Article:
It's a startlingly familiar story: a violent crash during a car race sends debris hurtling into the stands. Spectators scatter, some are hurt.
It happened again Sunday at IndyCar's Grand Prix of Houston, where 13 spectators were injured when two cars bumped in the final lap of the race, sending one sailing into a protective fence while the other spun out, shearing off part of its side of sending debris toward the grandstands. One of the drivers, three-time Indianapolis 500 winner Dario Franchitti, suffered spinal and ankle injuries and was hospitalized.
The incident comes eight months after a February accident during a NASCAR race at Daytona International Speedway that spewed debris into the stands, injuring 28 fans. In March two people, a driver and a 14-year-old boy who was standing in the pit area of a California racetrack, died in an accident during warm-ups.
While it appears no one keeps comprehensive statistics, the Charlotte Observer newspaper reported in 2011 that 46 spectators had died at U.S. race tracks between 1990 and 2010. The newspaper did not track injuries.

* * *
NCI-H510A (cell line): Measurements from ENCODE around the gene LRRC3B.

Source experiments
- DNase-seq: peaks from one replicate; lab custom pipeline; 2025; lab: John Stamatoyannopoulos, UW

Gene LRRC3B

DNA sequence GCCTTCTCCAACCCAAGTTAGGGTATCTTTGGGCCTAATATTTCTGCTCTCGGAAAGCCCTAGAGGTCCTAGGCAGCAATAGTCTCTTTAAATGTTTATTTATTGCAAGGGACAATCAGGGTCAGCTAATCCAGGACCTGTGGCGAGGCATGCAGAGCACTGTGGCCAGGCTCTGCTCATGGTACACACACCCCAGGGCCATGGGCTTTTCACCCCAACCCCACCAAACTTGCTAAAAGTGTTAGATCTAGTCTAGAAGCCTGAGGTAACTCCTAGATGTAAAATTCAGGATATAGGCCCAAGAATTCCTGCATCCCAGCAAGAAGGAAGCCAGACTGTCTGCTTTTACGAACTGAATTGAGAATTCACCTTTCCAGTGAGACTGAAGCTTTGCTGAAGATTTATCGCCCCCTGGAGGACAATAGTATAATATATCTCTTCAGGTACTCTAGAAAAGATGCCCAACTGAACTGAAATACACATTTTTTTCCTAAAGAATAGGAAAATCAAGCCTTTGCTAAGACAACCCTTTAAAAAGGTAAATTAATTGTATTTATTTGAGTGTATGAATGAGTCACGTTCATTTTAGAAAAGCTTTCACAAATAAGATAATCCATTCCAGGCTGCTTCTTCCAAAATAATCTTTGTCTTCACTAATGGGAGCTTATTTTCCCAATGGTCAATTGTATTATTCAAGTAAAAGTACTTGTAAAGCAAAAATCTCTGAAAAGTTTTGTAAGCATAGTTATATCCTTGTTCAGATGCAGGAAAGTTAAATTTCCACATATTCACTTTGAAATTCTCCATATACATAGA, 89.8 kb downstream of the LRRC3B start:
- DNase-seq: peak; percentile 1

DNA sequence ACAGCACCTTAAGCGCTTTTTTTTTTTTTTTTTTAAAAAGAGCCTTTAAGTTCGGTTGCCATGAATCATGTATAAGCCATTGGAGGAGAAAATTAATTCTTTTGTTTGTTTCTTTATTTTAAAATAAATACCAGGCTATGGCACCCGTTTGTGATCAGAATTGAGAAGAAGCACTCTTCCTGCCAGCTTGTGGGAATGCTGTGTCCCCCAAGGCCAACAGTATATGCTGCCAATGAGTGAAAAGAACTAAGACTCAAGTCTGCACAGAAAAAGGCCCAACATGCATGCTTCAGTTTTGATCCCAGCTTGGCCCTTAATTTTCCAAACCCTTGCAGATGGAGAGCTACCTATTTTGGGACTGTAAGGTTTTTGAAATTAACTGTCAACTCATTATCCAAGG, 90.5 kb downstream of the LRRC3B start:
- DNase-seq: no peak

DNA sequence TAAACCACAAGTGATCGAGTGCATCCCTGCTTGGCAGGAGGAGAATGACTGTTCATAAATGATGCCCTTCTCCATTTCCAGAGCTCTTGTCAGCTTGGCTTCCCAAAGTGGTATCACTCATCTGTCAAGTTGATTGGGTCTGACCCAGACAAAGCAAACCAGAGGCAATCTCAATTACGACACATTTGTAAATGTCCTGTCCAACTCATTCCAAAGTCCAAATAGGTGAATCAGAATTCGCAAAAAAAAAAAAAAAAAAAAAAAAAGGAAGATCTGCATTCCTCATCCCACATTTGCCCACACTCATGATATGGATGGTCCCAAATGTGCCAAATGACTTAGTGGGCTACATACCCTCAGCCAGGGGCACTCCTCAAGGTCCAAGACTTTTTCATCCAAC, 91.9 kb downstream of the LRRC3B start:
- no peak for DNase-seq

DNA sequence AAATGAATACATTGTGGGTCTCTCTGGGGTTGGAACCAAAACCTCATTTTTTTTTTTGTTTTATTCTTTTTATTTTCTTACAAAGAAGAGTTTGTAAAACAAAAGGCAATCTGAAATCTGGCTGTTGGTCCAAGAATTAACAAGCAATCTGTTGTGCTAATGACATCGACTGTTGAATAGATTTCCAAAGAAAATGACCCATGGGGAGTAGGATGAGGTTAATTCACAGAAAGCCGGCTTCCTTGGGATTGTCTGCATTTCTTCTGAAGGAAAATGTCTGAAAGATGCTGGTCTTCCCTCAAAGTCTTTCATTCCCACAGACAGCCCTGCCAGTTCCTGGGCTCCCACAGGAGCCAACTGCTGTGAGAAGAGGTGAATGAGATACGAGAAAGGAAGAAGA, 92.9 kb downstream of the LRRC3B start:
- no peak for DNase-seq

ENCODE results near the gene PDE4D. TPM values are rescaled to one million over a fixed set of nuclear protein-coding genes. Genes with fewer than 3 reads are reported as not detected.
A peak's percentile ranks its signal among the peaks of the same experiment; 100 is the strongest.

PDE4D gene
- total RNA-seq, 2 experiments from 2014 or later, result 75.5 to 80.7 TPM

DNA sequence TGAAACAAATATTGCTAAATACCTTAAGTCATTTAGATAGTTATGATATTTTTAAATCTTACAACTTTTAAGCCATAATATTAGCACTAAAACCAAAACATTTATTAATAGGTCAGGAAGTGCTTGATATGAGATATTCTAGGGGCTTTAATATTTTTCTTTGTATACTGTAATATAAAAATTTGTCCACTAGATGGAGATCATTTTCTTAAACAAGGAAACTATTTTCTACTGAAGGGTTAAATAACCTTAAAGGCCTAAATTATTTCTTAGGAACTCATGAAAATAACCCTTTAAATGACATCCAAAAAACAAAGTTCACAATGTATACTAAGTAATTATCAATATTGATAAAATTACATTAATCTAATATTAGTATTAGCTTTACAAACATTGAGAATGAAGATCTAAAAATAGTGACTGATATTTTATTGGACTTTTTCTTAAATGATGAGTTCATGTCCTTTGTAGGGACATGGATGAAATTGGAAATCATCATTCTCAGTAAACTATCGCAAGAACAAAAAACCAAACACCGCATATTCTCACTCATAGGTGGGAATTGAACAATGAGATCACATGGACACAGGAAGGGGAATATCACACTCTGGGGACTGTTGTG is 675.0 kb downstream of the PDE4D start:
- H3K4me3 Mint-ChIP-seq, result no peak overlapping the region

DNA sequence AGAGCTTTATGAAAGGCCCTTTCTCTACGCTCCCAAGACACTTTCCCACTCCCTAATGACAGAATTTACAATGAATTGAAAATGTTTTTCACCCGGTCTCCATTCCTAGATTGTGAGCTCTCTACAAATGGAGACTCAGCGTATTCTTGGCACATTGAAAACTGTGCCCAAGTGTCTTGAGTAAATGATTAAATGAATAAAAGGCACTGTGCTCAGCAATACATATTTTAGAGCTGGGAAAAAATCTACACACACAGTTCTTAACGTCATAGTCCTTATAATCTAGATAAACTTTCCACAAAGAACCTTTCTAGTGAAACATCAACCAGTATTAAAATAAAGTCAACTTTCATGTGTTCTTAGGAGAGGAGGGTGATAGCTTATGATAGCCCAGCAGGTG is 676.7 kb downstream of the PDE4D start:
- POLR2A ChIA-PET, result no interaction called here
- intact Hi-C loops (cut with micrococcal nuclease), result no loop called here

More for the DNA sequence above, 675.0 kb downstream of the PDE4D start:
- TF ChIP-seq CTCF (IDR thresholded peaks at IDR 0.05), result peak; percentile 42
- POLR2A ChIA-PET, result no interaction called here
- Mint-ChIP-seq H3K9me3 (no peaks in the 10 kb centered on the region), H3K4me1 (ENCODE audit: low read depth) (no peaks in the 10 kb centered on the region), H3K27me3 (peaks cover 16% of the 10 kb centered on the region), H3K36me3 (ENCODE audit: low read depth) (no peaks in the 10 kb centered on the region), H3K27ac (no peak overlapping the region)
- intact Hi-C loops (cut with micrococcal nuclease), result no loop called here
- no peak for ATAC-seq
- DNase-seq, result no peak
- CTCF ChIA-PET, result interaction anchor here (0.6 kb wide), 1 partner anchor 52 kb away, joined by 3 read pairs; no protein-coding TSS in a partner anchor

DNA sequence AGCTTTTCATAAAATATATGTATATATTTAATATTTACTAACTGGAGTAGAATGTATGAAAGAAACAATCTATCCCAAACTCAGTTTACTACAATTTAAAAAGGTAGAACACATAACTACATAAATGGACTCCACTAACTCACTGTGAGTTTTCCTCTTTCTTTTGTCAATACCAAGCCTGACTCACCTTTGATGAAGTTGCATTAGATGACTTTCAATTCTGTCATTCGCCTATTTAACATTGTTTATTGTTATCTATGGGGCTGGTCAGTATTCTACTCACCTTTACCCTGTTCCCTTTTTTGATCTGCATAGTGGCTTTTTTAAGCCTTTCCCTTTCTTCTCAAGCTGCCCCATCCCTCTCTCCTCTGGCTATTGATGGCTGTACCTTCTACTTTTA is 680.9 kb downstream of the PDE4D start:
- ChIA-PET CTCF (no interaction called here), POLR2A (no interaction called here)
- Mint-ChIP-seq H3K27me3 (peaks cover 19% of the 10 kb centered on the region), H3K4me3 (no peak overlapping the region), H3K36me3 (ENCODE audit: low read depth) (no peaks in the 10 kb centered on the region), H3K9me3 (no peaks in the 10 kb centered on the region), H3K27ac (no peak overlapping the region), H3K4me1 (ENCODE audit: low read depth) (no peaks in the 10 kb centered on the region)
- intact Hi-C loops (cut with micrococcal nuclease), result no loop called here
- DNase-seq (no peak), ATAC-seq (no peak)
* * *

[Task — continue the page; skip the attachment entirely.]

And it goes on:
PRESS Inc., a racing safety company, cites insurance industry sources as saying 2,000 spectators are injured in a year.
In a statement issued Monday, IndyCar said it "is thoroughly reviewing the incident. Reducing the risks that are associated with racing is one of our highest priorities and receives our constant and on-going focus."
The issue of fan safety has long been on IndyCar's agenda. The issue was amplified two years ago, when two-time Indianapolis 500 winner Dan Wheldon died after his car struck a fence support during a race in Las Vegas.
Last year, a league consultant said the league was committed to investigating ways to better design barriers to prevent crash debris from reaching fans, according to IndyCar.com.
And in May, league CEO Mark Miles said executives would look at new safety initiatives, including the possibility of new types of fences, more safety precautions near where drivers stop for service and repairs, and driver safety enhancements.
NASCAR took similar safety precautions after February's wreck at Daytona International Speedway by adding extra cables on crossover gates and tethering frames of gates to posts.